Meet the Team introduces you to the writers and experts behind Gin Magazine and gin-mag.com, as they talk about their lives both in and outside the gin world. This week, we meet Aaron Knoll, founder of website theginisin.com. Based in the US, Aaron is an internationally renowned expert on gin and botanicals, a spirits writer and reviewer, and the author of Gin: The Art and Craft of the Artisan Revival. You can follow him on Instagram, Facebook and Twitter @theginisin.
Gin Magazine (GM): How did you end up in the gin world and what do you like most about working in it?
Aaron Knoll (AK): I was turned on to gin in college. My friends and I used to frequent a bar on Friday nights to sing karaoke. One night, Pat the usual bartender who we’d grown close to poured me a gin and tonic. But he didn’t merely pour it— he also started talking about the gin and what made it special. The gin was Martin Miller’s and it changed the course of my life.
I got into gin in the 00’s writing and “blogging” about gin. However, this was at the same time American distilling laws were beginning to loosen up and craft distilling was taking off. Distillers looking to distil gin, began to reach out – simply looking for the tastes of someone who had tried a lot of gin. However, this was the turning point for me where I had the opportunity to learn the distillation and production side of things.
This was also where I began to explore more deeply the ways that everyday people talked about gin and how it differed from the ways distillers wanted to talk about gin and gin production. It was around 2011-2 when I developed my flavour diagram for communicating gin flavour on theginisin.com and began working to help distillers better understand the gin consumer.
Gin really is all about the people for me. The community is welcoming, accessible, diverse and passionate. I love the enthusiasm of distillers and the creative canvas that gin provides for them to celebrate juniper alongside the incredible botanical wealth and the diverse food cultures that exists on this beautiful planet.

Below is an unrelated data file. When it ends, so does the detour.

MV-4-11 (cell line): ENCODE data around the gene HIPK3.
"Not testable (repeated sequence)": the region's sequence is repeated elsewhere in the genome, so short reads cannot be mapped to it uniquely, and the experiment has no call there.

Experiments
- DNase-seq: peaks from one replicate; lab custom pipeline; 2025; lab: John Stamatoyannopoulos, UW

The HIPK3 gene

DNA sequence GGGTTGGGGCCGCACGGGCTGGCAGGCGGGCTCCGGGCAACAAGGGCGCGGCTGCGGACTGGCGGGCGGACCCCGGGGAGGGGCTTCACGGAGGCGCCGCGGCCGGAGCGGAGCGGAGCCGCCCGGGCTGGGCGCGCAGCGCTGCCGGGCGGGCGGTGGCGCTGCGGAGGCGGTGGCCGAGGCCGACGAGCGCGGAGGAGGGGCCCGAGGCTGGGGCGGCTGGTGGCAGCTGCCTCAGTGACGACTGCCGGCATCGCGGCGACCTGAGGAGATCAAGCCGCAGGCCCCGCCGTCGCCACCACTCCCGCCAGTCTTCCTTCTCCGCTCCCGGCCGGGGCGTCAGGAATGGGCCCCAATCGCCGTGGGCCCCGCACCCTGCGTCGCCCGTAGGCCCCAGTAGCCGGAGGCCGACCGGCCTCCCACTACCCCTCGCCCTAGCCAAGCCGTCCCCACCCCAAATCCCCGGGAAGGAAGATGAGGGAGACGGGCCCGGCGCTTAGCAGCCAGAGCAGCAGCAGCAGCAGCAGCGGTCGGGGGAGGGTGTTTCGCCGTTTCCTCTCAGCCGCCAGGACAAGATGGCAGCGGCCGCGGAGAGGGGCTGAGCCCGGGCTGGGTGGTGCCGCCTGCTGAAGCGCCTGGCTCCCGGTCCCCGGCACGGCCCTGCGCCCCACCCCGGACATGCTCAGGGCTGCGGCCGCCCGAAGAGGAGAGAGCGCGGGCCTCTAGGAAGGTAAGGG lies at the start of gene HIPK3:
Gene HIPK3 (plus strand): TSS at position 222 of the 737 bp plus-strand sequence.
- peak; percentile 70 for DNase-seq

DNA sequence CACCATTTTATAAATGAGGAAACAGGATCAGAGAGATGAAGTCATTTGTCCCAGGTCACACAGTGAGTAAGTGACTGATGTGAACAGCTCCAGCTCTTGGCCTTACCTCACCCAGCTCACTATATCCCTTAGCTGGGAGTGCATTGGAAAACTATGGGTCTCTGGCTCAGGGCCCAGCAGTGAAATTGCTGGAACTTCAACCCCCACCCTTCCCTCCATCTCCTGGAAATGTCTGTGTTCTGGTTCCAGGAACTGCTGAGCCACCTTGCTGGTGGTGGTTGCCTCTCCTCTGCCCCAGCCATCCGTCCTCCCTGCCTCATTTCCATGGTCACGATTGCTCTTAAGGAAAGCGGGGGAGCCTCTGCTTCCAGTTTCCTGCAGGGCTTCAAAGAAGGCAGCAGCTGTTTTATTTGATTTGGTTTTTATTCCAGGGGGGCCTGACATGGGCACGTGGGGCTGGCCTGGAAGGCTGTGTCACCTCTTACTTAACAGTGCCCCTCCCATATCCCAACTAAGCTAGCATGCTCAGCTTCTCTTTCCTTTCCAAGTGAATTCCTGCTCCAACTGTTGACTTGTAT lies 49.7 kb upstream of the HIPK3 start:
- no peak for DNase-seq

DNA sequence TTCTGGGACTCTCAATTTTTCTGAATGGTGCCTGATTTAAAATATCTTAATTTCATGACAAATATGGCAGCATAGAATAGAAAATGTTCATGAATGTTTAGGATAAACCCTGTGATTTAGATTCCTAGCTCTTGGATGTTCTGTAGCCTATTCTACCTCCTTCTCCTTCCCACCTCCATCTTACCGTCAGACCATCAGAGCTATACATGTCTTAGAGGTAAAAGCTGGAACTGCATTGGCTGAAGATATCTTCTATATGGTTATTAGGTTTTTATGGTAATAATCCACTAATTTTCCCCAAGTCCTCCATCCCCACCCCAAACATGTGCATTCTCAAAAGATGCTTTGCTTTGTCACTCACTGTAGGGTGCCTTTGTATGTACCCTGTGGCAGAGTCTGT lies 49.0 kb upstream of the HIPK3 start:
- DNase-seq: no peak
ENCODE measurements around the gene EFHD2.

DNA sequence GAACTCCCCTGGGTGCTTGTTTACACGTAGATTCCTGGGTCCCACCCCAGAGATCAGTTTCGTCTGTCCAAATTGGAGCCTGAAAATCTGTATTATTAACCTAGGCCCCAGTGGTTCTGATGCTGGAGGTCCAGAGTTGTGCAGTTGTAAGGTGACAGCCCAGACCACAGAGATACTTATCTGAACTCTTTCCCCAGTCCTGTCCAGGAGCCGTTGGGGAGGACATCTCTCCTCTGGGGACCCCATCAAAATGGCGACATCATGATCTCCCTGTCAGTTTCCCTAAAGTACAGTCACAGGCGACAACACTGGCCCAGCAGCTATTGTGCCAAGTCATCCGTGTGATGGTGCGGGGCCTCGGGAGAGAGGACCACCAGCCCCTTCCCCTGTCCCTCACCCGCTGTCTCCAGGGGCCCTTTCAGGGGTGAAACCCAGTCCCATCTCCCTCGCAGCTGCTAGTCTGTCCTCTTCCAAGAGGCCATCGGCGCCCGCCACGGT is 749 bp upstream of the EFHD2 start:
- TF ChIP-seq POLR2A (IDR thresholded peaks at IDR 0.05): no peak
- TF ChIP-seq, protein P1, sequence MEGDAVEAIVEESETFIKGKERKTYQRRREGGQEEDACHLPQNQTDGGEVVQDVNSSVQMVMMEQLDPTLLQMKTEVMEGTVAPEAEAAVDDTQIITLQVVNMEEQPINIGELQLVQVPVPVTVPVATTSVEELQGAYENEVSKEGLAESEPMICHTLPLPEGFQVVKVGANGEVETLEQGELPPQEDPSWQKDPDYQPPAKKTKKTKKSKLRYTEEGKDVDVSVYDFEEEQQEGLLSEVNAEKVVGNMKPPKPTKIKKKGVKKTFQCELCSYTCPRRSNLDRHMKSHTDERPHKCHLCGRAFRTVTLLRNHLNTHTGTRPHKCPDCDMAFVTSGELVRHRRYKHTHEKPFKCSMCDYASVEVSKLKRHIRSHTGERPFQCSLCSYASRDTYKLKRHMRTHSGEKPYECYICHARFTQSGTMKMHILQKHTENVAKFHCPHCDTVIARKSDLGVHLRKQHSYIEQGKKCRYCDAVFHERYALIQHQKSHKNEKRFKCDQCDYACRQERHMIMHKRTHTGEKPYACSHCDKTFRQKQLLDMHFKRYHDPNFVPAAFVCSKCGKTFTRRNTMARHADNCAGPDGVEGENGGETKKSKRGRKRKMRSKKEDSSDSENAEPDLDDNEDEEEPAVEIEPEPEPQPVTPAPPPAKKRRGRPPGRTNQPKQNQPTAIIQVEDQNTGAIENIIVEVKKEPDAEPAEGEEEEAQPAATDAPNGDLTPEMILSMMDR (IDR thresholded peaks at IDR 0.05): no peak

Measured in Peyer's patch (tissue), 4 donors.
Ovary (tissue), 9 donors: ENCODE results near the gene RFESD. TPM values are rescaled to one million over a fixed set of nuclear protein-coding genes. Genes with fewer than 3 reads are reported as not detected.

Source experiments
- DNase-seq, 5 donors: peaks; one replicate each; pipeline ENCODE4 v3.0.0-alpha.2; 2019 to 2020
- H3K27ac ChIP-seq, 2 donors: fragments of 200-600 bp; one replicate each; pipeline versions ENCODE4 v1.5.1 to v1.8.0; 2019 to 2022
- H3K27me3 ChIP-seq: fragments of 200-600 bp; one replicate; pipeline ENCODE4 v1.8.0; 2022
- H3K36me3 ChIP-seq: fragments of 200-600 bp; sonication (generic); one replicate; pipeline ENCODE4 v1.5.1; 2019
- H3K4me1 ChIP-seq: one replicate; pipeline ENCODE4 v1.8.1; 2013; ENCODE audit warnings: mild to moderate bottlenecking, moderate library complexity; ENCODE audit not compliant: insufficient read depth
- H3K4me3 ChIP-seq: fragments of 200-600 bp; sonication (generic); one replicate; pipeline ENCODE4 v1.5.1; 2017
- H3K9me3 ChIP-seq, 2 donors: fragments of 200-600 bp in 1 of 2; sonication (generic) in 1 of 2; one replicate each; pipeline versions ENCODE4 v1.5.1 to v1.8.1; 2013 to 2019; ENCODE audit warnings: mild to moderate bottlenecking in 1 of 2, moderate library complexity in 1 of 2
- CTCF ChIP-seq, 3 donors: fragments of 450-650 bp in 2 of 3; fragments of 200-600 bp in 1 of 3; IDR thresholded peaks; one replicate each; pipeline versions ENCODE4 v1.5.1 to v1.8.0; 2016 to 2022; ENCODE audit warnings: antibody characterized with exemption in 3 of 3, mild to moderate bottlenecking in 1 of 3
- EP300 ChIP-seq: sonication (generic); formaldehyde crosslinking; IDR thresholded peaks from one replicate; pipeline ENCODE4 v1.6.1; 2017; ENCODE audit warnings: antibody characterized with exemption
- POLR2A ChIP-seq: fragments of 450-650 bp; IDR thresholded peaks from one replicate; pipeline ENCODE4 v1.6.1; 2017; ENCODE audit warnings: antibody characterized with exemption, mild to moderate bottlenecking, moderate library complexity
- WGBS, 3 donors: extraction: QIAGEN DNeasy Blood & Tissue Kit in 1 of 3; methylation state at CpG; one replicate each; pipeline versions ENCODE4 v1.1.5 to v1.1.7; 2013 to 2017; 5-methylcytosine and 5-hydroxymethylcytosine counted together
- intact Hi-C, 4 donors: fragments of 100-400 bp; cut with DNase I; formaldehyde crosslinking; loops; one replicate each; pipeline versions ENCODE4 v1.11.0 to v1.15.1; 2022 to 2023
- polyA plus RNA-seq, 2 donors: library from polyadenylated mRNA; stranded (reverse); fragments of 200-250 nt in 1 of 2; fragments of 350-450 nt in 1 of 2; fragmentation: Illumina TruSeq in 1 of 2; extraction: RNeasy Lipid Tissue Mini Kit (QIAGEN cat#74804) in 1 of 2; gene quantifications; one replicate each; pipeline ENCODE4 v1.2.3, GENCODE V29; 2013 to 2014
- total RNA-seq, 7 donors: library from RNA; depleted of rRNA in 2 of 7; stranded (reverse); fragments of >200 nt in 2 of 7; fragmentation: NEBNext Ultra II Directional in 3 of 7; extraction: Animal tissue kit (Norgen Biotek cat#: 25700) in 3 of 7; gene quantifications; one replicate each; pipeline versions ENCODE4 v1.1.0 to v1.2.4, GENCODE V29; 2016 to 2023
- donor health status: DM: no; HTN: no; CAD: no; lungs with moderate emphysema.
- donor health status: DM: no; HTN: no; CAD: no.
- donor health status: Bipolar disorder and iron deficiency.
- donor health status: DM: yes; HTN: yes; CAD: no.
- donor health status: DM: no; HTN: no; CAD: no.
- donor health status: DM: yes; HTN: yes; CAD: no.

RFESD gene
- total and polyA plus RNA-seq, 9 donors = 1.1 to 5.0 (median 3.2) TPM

GM: What did you do in your pre-gin life?
AK: Research and human-centred design has always been a passion. I was an urban planner (with a focus on community food systems), as well as a researcher and designer for software companies ranging from educational non-profits to mining and explosives.
GM: What’s the best piece of career or life advice you’ve been given?
AK: “If you’re holding out for universal popularity, I’m afraid you will be in this cabin for a very long time.” – Albus Dumbledore (J.K. Rowling, Harry Potter and the Goblet of Fire)
This always has stuck with me – especially as far as my work with gin. I began writing because I thought, “If only everyone would try gin, they’d love it!” While I still believe gin has such a diverse range of expressions, that there may well be something for everyone, I’m now comfortable with the idea that I may not be able to persuade everyone. My father, who is supportive of my gin work, often jokes with me, “Aaron, why couldn’t you have gotten into whisky?”
GM: What moments or occasions have you reaching for a gin?
AK: Often I reach for a gin when I’m writing about it – there’s so much gin to review and write about that often gin is work! I know, I’m not complaining.
My mom is a big fan of gin. For example, over the winter holidays my mom always has an interesting gin or two – it’s become a holiday tradition of sorts that we’ll have a few cocktails while we’re preparing dinner. I also love a good gin and tonic on a summer afternoon.
GM: What would be your ideal holiday destination and activities?
AK: I love exploring new places. My ideal holiday destination is a place I’ve never been before. My wife and I can spend the day checking out restaurants, sipping a cocktail at every cocktail bar that has an interesting gin drink on their menu (true story of our last several vacations). When I’m not enjoying food and drink, I also love hiking (especially mountains).
GM: If you were a gin or a gin cocktail, what would you be?
AK: I’d probably be a Negroni. I always have held a soft spot for the complexity – the combination of sweetness, juniper and bitterness. Sure, I learned early on in my gin career that it might not be for everyone, but that’s alright – it always brings a smile to my face.